Once widespread and even promoted, cigarettes are now blunted and considered harmful. Tobacco and Nicotine addiction is a serious dependency.
Briefly, nicotine dependence (also called tobacco addiction) involves physical and psychological factors that make it difficult to stop using tobacco, even if the person wants to quit.
Nicotine releases a chemical called dopamine in the same regions of the brain as other addictive drugs. It causes mood-altering changes that make the person temporarily feel good. Inhaled smoke delivers nicotine to the brain within 20 seconds. So it makes it very addictive and comparable to opioids, alcohol and cocaine. This “rush” is a major part of the addictive process.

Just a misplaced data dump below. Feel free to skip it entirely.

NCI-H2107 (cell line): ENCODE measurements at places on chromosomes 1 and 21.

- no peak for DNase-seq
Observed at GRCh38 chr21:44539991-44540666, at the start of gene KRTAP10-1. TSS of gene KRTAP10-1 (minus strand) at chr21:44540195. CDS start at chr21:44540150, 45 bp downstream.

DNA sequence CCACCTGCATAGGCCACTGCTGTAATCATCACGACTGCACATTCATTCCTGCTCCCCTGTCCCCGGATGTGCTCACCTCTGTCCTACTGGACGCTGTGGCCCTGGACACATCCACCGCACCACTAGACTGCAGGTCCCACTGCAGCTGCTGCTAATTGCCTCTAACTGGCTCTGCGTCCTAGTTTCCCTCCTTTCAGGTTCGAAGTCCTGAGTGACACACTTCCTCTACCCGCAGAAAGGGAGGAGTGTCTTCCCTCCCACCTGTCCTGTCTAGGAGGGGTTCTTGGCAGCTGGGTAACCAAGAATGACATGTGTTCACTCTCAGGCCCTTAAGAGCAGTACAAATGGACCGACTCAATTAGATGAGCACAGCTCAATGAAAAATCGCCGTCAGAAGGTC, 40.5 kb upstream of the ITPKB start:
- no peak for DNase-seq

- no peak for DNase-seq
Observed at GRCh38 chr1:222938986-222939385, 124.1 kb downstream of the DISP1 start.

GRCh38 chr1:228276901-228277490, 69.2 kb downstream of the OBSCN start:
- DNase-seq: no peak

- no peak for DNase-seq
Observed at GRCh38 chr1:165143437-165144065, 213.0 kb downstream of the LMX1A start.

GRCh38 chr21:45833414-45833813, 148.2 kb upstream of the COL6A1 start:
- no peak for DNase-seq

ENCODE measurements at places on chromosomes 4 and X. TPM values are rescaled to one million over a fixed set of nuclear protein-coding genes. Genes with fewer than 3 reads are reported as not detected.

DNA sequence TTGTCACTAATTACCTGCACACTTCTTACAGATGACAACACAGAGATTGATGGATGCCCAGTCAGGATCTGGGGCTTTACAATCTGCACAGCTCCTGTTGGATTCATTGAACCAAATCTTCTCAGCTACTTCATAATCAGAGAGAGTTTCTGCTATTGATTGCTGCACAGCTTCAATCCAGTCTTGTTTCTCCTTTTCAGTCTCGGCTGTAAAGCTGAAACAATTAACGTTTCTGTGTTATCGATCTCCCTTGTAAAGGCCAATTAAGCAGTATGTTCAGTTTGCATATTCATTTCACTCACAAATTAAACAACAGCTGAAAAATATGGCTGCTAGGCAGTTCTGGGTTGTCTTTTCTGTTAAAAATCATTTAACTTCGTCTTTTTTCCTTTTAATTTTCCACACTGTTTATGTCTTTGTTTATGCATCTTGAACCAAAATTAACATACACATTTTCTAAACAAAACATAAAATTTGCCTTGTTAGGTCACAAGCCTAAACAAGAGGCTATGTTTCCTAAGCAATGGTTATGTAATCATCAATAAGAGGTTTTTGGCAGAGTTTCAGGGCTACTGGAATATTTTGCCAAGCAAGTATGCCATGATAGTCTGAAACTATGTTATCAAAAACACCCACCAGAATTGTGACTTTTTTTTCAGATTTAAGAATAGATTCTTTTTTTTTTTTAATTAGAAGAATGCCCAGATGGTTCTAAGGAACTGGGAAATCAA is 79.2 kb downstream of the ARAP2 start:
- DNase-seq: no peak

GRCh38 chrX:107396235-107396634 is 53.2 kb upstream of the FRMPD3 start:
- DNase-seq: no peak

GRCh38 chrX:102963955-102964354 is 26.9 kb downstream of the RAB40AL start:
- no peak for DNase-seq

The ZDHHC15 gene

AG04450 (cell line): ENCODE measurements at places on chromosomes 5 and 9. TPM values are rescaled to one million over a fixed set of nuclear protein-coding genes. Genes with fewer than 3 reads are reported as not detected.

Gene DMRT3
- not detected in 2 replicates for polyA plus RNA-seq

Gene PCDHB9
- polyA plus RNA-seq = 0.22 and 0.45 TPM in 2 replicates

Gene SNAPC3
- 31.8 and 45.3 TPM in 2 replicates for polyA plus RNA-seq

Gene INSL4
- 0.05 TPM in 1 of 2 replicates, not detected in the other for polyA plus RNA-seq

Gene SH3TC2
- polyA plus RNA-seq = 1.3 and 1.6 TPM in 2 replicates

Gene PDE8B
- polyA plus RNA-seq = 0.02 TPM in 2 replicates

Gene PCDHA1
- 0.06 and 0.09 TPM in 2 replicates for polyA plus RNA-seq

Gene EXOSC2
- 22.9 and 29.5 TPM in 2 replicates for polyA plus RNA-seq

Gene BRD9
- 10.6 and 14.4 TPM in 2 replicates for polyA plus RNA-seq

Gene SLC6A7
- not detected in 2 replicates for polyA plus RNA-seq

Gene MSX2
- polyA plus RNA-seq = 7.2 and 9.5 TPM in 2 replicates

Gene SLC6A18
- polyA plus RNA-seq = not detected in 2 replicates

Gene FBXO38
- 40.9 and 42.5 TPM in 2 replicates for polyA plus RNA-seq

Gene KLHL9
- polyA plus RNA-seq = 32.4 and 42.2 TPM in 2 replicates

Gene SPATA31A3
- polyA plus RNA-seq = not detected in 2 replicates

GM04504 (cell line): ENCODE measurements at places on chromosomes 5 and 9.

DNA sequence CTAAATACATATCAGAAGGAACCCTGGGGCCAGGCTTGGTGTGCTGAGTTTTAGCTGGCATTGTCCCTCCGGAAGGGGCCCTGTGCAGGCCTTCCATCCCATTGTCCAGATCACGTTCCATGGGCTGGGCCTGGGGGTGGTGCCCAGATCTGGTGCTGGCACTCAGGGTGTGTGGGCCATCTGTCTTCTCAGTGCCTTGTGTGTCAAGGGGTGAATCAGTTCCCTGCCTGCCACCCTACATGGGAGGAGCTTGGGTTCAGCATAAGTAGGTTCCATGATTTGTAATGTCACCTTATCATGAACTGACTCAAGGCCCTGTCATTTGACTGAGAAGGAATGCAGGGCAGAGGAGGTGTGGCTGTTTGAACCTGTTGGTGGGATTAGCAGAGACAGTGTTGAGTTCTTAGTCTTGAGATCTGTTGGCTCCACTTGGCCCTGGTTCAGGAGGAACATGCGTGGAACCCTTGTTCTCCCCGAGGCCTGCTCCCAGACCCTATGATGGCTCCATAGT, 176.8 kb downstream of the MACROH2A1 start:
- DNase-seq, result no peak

Signs of physical dependence on nicotine include:
- the urge to smoke within 30 minutes of waking
- ranking the first cigarette of the day as the most important
- smoking at regular intervals throughout the day.
When a person stops using tobacco, nicotine levels in the brain drop. This change sets in motion processes that contribute to the cycle of cravings and urges. This sustains the addiction. Conversely, attempts to stop result in withdrawal symptoms in the body. The addict alleviates them by using tobacco again.